The uncertainties of life with COVID-19, plus the fact that we probably will be dealing with it for many more months, increase family stresses. Since kids are more vulnerable in unstable families, social workers are worried about rising abuse cases. More stressors plus fewer outlets and physical resources equal more tension in the home, which equals a higher likelihood of domestic violence and child abuse.

Social workers have to do everything they can to connect with families in order to observe children's home systems and help make them more stable. When home visits aren't possible, they must get better at communicating virtually. Even in 2016, Social Work Today writer Susan A. Knight quoted Angela Rau, a parenting educator with the organization Parents as Teachers, as saying that the "increased use of technology for service delivery in future is inevitable. 'It's going to happen, so we need to learn the best strategies to use when delivering services over an online platform.'" Now, social workers give clients more resources they can access online or by phone.

Santa Fe-based Las Cumbres Community Services social worker Ana Morelos says this is a lot of what she is doing right now, whether it's connecting a pregnant woman with online or tele-health prenatal support or new parents with web-based resources about newborn health and milestones. Morelos and teams like hers are getting more support with helping families remotely. In March, the Centers for Medicare & Medicaid Services (CMS) "issued guidance expanding the use of how telehealth during the COVID-19 public health emergency." NASW outlines how this includes tele-therapy and how it affects social workers.

Local social worker Elizabeth Alarid, who works with young families in Santa Fe and Santa Fe Public Schools through a statewide program called Graduation, Reality And Dual-Role Skills (NM GRADS), describes how everything going online during COVID-19 was frustrating at first. "I wasn't able to reach many of the students over the phone and I began to feel like all the projects I'd been working on with clients were beginning to unravel," she said. "Plus, the heart of good social work practice is human connection, and I felt that was difficult to cultivate over the phone."

As time went on, however, Alarid adapted with what she calls "outside-of-the-home visits" instead of traditional home visits: "I sit down with students anywhere so long as it is in a safe, socially distanced manner—parks, front porches, parking lots. Meeting face-to-face is way more productive and positive. It truly doesn't matter if I'm sitting at a desk in an office or sitting cross-legged in a patch of dirt outside of someone's home: An open-minded social worker and an engaged client can achieve wonderful things together. I've begun to really appreciate how flexible and resilient social work is."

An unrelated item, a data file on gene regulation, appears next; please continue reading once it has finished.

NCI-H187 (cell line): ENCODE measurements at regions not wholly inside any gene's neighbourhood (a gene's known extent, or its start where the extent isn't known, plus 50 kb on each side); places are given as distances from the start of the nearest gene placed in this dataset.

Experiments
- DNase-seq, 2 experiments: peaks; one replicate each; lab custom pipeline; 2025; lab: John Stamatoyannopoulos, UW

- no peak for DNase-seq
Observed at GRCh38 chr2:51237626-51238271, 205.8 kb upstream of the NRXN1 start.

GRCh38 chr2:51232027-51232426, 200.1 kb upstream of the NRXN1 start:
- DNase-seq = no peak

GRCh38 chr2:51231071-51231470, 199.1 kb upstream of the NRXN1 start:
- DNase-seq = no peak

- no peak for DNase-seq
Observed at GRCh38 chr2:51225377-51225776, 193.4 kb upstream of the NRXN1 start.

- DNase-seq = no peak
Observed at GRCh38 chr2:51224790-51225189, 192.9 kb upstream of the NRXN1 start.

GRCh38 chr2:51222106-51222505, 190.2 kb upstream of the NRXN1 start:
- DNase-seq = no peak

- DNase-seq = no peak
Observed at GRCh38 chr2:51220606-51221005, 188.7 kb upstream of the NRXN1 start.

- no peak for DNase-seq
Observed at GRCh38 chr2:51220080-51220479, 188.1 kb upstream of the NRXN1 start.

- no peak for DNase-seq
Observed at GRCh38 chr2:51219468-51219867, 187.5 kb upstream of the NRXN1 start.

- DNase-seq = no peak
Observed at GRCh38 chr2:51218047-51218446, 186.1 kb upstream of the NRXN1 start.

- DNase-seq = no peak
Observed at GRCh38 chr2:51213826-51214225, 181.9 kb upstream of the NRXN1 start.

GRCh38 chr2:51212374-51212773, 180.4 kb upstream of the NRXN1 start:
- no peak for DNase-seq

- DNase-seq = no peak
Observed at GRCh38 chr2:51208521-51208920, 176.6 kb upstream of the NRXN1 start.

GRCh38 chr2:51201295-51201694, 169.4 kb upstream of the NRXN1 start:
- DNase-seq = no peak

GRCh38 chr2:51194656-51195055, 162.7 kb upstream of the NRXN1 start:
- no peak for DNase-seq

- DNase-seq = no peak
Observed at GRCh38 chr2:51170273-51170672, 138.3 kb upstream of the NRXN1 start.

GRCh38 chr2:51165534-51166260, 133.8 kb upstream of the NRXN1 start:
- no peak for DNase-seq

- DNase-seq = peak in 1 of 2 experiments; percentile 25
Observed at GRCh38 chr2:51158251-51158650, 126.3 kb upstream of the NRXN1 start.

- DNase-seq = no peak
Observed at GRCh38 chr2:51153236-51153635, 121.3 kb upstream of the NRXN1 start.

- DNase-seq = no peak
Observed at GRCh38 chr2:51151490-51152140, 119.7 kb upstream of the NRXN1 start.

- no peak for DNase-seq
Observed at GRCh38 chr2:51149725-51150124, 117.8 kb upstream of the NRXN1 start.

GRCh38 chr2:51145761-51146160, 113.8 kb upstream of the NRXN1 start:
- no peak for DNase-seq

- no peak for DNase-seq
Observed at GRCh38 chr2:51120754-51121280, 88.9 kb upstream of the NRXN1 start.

Pandemic or not, too many children and families live with domestic violence. A lot of kids neglected in family systems cope in unhealthy ways, and it is so sad to see. As a parent, I do not want to have to worry about kids going into the world and using harmful actions to try to numb pain they're experiencing at home. The next generation is our future, and I believe that we should help younger kids go on paths to brighter lives. However, not all families have the tools to do this.
One of the foundations of a healthy childhood is security, and this were social workers begin their work, with building trust with families and children.

Understanding how a family system works helps the social worker know what resources would be most effective in building stability. To me, providing emotional security for my family is easier because I feel secure in my family. Understanding this—and how important it is for kids—has made me think this is something that I can bring to a future career helping others. After researching social work, I am now more determined to become one to make a difference in the world.

Angelikue Bolaños graduated from Capital High School in July 2020 and now attends Santa Fe Community College, beginning her journey to study social work. A Mother Tongue Project and NM GRADS student, Angie's interest in learning and helping others parallels her commitment to actively parenting her bright, chatty, funny, loving daughter.